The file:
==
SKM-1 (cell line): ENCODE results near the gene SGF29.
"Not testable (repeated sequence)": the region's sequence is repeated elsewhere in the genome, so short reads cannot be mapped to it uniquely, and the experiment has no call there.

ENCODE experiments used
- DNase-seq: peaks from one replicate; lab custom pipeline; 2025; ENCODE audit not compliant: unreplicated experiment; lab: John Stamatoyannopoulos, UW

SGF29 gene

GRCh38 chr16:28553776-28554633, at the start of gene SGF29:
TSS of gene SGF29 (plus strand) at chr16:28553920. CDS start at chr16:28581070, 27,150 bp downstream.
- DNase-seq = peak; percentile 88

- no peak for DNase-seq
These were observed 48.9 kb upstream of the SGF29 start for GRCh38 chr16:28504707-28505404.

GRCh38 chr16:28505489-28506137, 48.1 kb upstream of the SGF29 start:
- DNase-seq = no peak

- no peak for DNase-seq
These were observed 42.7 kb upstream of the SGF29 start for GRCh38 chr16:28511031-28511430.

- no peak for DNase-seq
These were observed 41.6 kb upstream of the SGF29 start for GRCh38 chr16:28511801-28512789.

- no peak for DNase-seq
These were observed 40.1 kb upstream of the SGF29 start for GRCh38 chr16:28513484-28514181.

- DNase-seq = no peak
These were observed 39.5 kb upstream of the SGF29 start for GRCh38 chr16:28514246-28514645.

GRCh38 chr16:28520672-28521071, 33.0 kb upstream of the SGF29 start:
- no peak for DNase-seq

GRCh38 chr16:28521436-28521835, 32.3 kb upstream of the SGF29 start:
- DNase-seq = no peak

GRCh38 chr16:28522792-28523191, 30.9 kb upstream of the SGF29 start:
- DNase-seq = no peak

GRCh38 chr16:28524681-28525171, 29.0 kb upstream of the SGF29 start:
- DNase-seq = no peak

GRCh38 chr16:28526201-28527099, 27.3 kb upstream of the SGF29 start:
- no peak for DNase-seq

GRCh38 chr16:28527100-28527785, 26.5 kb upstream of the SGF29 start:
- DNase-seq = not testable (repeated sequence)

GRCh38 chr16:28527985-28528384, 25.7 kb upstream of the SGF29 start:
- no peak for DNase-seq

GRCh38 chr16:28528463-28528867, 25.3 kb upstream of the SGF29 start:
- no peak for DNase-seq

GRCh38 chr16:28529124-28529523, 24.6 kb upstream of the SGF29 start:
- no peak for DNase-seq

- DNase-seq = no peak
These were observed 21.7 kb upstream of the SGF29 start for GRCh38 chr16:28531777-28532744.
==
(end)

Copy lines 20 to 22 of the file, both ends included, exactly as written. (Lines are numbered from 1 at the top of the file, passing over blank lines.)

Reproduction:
These were observed 39.5 kb upstream of the SGF29 start for GRCh38 chr16:28514246-28514645.

GRCh38 chr16:28520672-28521071, 33.0 kb upstream of the SGF29 start:
- no peak for DNase-seq